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Why China Is Going After A Billionaire In The U.S.


Now to the case of a Chinese billionaire living in exile in New York. His name is Guo Wengui. He's a real estate tycoon who's been making a name for himself for calling out corruption within China's Communist Party, which the Chinese Communist Party is not too happy about.

For years, prosecutors in China have been building a fraud and corruption case against him. They want him extradited back to China. Now they are accusing him of rape. NPR's Shanghai correspondent Rob Schmitz is on the line. Hey there, Rob.

ROB SCHMITZ, BYLINE: Good morning, Mary Louise.

KELLY: Good morning. OK, so who is Guo Wengui and why does China want him back so badly?

SCHMITZ: Well, Guo is a 50-year-old Chinese property tycoon. He's lived in exile for more than two years after journalist revealed he was involved in a series of corrupt deals with members of China's ruling elite. Several of them, by the way, are now all in jail. And Guo would be too if he had stayed in China. Instead, he's safely ensconced in a $68 million penthouse overlooking Central Park in New York.

He's China's most wanted man because, for months, he's waged a social media war on China's ruling elite. In the many videos he has posted, he makes these scandalous claims against China's leadership, though, he's been very careful to avoid President Xi Jinping in these accusations. Many of his claims are false. But some have been confirmed, which is why China's Communist Party is very nervous about him.

KELLY: OK. And we mentioned that there is now an allegation of rape against him. What's the story there?

SCHMITZ: Right. At this moment, Guo hasn't been charged with rape. And he went on Twitter to deny the allegation, saying China is only going after him because he has so much dirt on China's leaders.

KELLY: Now, we mentioned that Guo is ensconced at the moment in a $68 million dollar penthouse in New York. So it's pretty clear why he wouldn't want to go back to China. We mentioned why China wants him back so badly. Is the U.S. going to let that happen?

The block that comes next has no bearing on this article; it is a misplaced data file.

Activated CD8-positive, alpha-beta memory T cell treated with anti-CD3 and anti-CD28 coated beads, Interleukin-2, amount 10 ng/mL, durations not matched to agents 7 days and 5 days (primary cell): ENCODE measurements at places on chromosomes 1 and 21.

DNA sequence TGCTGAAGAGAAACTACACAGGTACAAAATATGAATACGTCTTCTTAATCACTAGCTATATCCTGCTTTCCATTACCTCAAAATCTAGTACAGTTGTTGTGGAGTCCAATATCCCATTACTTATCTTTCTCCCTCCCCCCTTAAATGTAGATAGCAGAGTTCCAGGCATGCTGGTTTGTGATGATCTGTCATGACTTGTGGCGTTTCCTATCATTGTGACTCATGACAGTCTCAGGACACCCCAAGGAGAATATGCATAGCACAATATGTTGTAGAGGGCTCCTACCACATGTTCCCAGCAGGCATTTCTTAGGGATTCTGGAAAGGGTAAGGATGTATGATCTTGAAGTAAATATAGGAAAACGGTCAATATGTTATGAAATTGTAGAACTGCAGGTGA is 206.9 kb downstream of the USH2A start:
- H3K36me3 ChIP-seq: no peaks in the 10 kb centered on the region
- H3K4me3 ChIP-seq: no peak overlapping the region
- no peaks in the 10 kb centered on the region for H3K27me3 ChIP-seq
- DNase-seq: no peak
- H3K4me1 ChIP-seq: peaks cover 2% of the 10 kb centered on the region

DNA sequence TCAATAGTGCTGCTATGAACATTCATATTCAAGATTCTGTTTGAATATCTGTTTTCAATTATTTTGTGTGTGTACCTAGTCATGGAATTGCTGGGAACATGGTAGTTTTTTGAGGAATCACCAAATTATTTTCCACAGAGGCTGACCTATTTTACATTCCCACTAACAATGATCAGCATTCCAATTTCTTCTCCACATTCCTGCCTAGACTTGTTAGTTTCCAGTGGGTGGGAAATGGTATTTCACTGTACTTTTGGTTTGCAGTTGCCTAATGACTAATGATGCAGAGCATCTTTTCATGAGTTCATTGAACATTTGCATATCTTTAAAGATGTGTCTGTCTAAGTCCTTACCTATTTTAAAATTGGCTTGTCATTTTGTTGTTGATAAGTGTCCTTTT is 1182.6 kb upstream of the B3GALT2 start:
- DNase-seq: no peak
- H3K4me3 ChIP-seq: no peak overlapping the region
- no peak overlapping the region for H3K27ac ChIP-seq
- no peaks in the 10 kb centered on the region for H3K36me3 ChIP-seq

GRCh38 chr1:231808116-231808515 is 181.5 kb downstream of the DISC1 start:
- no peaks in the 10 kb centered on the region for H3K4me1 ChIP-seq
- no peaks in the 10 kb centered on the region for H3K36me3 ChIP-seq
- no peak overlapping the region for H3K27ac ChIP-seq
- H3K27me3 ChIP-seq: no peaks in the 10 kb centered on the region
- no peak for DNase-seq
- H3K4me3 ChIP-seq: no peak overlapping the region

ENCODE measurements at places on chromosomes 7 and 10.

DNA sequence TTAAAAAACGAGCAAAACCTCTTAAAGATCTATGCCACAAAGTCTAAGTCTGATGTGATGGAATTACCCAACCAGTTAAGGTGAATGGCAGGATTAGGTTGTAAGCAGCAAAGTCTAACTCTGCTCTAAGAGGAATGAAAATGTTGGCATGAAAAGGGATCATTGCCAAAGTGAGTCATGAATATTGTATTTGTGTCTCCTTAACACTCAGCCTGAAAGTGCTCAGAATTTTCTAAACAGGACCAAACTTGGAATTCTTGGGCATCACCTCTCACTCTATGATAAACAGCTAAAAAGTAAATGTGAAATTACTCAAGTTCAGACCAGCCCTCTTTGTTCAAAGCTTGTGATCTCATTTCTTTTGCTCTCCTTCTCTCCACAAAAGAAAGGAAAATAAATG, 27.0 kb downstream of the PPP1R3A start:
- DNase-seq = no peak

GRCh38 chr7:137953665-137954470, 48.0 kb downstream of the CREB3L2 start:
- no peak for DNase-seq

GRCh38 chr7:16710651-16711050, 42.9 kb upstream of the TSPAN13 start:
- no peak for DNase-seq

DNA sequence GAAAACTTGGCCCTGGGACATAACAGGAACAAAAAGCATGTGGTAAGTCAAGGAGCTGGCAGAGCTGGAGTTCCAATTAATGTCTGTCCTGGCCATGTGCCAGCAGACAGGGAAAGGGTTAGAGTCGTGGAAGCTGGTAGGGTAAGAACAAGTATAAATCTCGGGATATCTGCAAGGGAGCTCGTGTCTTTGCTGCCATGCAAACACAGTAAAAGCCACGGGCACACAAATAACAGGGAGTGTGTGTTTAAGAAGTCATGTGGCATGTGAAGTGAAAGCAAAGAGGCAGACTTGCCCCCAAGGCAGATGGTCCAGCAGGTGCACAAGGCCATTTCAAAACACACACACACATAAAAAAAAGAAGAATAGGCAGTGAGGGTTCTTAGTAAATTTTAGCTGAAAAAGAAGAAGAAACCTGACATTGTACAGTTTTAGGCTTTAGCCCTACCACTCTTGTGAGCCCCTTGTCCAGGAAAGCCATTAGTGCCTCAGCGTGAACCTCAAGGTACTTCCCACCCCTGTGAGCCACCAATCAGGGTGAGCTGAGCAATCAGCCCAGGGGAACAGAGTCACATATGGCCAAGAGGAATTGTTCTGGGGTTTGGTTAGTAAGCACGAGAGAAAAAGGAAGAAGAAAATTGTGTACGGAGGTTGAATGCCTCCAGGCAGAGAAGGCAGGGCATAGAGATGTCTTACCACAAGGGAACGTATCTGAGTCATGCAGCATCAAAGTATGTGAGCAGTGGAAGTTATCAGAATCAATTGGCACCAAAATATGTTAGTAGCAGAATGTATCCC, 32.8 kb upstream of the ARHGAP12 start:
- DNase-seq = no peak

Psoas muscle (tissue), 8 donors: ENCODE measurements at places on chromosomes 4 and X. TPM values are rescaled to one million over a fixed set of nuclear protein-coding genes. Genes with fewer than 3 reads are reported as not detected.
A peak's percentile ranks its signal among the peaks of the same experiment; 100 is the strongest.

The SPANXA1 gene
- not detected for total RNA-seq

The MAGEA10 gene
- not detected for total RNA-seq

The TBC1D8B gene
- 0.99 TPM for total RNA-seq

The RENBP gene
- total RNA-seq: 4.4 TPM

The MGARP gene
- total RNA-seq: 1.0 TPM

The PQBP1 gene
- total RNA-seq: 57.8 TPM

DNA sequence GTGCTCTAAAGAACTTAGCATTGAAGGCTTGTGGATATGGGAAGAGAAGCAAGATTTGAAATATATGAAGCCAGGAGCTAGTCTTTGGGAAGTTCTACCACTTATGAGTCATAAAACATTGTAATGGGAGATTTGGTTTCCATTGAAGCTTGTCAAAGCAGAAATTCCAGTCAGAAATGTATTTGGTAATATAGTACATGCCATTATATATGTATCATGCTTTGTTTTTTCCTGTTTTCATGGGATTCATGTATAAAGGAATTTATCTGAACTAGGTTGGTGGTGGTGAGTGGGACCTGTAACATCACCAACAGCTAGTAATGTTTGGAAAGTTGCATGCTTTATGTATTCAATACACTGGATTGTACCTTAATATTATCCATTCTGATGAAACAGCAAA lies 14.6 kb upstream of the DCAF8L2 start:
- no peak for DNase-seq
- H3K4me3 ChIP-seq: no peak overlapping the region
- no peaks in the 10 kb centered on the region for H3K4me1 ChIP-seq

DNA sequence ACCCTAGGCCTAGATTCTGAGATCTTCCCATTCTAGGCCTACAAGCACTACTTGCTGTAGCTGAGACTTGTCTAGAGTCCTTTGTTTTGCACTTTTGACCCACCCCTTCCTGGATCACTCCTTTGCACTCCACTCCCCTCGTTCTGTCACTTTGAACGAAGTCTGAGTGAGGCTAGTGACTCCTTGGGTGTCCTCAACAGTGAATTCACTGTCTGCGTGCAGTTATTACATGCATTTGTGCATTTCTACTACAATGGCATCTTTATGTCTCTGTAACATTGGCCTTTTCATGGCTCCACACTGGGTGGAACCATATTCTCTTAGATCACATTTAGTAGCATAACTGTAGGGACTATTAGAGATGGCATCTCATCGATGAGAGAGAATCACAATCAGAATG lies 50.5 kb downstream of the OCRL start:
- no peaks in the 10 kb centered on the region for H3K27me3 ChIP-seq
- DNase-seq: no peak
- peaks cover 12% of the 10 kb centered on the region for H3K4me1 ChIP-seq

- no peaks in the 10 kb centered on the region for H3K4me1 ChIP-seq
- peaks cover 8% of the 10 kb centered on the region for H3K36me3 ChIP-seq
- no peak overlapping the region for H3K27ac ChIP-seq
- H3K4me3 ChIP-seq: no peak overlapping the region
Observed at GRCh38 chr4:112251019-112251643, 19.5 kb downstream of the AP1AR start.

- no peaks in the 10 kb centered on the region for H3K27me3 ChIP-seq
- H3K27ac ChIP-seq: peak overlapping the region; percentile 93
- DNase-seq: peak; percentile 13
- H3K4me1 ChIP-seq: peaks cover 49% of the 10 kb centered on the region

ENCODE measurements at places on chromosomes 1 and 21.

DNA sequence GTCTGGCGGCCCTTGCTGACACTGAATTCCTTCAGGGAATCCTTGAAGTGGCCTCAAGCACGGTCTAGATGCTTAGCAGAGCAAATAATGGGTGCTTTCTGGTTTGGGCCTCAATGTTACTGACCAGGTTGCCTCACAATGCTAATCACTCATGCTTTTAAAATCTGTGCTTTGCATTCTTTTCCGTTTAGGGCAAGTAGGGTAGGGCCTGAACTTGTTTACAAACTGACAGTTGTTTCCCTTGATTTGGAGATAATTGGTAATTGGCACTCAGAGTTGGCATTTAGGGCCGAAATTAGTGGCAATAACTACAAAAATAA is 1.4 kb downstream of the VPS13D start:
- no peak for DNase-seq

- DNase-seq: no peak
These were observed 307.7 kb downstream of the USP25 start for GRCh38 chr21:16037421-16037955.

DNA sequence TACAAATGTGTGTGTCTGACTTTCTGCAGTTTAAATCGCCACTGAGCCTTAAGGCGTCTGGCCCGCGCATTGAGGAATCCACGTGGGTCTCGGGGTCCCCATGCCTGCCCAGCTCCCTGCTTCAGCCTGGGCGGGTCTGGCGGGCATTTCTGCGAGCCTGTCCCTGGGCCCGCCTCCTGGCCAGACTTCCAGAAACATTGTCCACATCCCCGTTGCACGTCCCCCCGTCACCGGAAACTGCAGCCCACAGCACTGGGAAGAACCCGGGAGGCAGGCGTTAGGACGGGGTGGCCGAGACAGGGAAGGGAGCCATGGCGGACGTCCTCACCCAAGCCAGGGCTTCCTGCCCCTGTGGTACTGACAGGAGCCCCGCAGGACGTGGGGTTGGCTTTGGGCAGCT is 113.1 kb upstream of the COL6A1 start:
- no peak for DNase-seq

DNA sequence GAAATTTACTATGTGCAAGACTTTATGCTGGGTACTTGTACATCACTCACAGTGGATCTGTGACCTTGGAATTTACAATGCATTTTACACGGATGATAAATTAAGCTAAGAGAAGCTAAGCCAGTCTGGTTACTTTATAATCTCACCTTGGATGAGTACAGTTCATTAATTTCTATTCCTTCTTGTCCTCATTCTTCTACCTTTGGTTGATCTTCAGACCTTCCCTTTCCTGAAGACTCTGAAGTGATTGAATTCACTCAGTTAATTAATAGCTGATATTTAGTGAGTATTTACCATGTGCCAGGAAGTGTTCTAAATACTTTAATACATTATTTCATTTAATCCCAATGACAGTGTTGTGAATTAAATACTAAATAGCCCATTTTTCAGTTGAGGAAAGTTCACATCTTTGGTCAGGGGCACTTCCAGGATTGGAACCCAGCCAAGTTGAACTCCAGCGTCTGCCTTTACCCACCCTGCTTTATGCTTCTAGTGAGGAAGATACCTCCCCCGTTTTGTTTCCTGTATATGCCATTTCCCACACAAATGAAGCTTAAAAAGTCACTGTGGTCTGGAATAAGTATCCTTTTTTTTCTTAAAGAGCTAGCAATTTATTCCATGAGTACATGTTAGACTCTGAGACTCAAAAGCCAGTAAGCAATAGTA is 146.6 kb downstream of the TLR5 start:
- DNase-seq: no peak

SCHMITZ: Well, it's always possible the Trump administration could use him as a bargaining chip for something it wants from China, like maybe more pressure on North Korea. But, you know, it's probably unlikely the U.S. would allow someone so well-connected to China's leadership to just up and leave.

We know from leaked recordings that Guo has met with the former U.S. Department of Homeland Security secretary several months ago. And he was told that President Trump would not give him up to China. During that meeting, by the way...

KELLY: This is Jeh Johnson who served back in the Obama administration, right? Jeh Johnson?

SCHMITZ: Yes. Yes, exactly. And during that meeting - it was interesting - Guo made a point to remind the U.S. side that he is a long-standing member of Trump's Mar-a-Lago resort. So he's got that going for him.

KELLY: Wow. So connections both inside the Obama and the Trump administrations. And is there any timeline on how all this may play out?

SCHMITZ: Difficult to say. I mean, he's promised many more revelations. And, you know, China's got a very important leadership transition coming up in October. So it should get even spicier.

KELLY: OK. That's NPR's Shanghai correspondent Rob Schmitz updating us there on the strange saga of Chinese billionaire Guo Wengui. Rob, thanks so much.

SCHMITZ: Thanks. Transcript provided by NPR, Copyright NPR.

Rob Schmitz is NPR's international correspondent based in Berlin, where he covers the human stories of a vast region reckoning with its past while it tries to guide the world toward a brighter future. From his base in the heart of Europe, Schmitz has covered Germany's levelheaded management of the COVID-19 pandemic, the rise of right-wing nationalist politics in Poland and creeping Chinese government influence inside the Czech Republic.